|Module consists of the study units
Module 6, Consumer Products, consists of several module parts, every part has its own learning objectives. The Module overview is given below:
|Name module element
|Technical Product Modelling 2
|Product Market Relations
|Project Consumer Products
The goal of the module is to introduce students to the complexities involved in the development of consumer products (products ordinarily bought by individuals or households for private consumption or use). Students are confronted with a large variety of subjects that collectively play a role in a development trajectory that is representative and typical for a consumer product. As multiple disciplines play important roles in the development of consumer products, the entire development cycle - from portfolio analysis, via market research to the presentation of mock-ups and manufacturability - is relevant in this module. Also questions related to priority, argumentation, reflection and project management play important roles.
To touch upon the ‘real’ complexities in product development, students participate in a development project with a factual problem formulation. This means that -each study year- a new problem is formulated in co-operation with a company (or organisation). The client (company) introduces the problem and reflects on the results at the end of the project. Where desired and possible, the company will also be involved during the project. To provide students with required knowledge, a number of workshops are included. Additional knowledge can be acquainted in three related module components.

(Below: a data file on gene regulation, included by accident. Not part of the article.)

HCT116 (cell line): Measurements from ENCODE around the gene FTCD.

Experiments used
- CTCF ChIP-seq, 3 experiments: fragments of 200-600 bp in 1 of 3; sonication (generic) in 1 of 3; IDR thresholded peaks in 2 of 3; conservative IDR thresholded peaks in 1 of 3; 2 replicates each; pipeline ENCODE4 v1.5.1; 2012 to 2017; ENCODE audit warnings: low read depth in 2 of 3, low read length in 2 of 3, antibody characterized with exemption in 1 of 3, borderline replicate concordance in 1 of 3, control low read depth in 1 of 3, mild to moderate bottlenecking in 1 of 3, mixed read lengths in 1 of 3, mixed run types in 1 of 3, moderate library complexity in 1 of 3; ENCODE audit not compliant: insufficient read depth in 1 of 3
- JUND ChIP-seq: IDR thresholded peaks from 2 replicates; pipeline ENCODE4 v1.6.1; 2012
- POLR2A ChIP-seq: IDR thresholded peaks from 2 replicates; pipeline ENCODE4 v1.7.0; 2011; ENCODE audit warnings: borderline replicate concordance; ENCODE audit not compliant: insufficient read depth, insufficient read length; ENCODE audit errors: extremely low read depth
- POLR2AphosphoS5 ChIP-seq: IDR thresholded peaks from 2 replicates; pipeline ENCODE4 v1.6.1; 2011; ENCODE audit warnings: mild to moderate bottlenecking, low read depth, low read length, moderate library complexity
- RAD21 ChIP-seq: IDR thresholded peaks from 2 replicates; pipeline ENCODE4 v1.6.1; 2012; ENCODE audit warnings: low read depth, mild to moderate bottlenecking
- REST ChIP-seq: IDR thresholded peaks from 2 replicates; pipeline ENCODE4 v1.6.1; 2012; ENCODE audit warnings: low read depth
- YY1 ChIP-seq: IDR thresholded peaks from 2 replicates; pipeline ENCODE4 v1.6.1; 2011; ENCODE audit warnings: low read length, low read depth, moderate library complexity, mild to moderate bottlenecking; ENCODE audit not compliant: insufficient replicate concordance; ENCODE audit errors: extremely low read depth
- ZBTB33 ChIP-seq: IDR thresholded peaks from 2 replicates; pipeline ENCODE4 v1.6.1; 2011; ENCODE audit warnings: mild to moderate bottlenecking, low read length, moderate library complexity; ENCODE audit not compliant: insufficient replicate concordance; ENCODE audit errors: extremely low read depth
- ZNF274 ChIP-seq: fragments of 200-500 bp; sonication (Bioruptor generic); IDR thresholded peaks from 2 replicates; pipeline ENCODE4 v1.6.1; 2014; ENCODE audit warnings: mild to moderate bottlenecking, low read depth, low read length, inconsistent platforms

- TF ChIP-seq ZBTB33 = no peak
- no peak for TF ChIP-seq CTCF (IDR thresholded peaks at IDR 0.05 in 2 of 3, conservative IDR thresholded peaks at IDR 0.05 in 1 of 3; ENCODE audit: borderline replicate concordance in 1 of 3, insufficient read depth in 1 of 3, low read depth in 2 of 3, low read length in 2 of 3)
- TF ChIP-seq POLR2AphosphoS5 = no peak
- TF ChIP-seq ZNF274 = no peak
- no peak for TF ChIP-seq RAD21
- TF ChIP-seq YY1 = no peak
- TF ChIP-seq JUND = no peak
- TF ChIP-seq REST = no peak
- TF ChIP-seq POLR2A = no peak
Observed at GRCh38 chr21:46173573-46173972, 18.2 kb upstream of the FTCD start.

To emphasise the realistic setting, students collaborate in multi-disciplinary project groups ressembling competing design bureaus. Each project group ideally consists of nine students, with an equal distribution over IDE, IEM and ME backgrounds. The students, besides having a joint responsibility for the project results, also have their individual responsibilities in other module components (which partially overlap for the IDE and IEM programmes). As an independent member of the project group, each student has, therefore, the responsibility to effectively and efficiently allocate the time available. To obtain the best possible project results, each student needs to contribute from his/her own field of expertise. It, however, also implies that not each student can be involved all the time. Consequently, students need to carefully plan their activities in such a way that the substantive input and the organisation of project activities are well attuned.